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How cognitive sciences changed the way I teach: The 4-step learning process

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Alike many EdTech supporters, my interest in educational technology came from teaching. My interest in education, in general, came from teaching. And I came into teaching by accident.  With no prior experience, I got hired on the spot for a high-school teacher position that started in a half-week.  I hadn’t even thought of the possibility of teaching at that moment, but I was now a hired English & Psychology teacher. I was worried and scared. I had hotly accepted a job offer for doing something I have never done before. I thought I was starting at the wrong end of the procedure: first I teach, then I learn. But, as I acquired experience and researched deeply into education, into how we memorize and retrieve information, and learn; I learned that I could not have gotten a better start, and that teaching can only be learned through teaching.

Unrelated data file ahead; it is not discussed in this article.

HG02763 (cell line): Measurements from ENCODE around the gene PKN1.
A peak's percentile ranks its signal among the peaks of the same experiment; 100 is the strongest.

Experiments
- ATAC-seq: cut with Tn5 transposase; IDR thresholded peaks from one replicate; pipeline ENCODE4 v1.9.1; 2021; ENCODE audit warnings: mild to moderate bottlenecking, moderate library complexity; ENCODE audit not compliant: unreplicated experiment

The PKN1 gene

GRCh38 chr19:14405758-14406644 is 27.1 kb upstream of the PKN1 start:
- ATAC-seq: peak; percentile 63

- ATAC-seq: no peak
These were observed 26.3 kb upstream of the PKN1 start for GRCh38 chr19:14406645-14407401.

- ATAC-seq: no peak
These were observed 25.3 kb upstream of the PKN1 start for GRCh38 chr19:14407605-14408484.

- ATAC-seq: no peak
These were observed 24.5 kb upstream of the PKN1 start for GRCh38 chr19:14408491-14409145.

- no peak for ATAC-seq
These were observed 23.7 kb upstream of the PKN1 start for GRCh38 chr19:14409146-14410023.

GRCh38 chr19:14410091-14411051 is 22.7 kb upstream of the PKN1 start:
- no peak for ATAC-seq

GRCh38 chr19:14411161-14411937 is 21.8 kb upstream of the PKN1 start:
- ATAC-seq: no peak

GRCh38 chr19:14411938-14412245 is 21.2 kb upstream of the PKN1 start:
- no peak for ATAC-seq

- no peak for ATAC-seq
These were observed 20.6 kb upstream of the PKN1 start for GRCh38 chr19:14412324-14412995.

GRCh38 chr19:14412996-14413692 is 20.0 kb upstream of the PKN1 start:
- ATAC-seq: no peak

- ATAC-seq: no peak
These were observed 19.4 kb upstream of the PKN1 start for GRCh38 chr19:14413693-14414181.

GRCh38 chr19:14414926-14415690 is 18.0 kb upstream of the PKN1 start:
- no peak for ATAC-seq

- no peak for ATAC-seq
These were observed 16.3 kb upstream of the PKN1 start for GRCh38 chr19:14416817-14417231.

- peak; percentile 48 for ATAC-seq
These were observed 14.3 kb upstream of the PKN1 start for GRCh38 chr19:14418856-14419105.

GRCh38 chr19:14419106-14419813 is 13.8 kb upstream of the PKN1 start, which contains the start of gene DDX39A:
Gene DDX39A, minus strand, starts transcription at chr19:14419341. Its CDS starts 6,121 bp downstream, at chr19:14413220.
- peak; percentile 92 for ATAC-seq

I say I could not have gotten a better start because, with no idea on what I was doing, after my first weeks of attempting to teach, I laid down my most immediate questions and then others that where conceptually broader and would take more time to tackle: but all these questions derived from one main inquiry: how do we learn? I had some very distant and inaccurate memory from my first years into psychology major, when I had several lessons on human development and the process of learning, but I had nothing more. It seems improbable that after going to school basically during all my memorable life, after learning many things in and out of school, I had very rarely questioned myself about the intricate process of learning. So I now faced a giant question: how do we learn? The answer came from a field brother to psychology: cognitive science.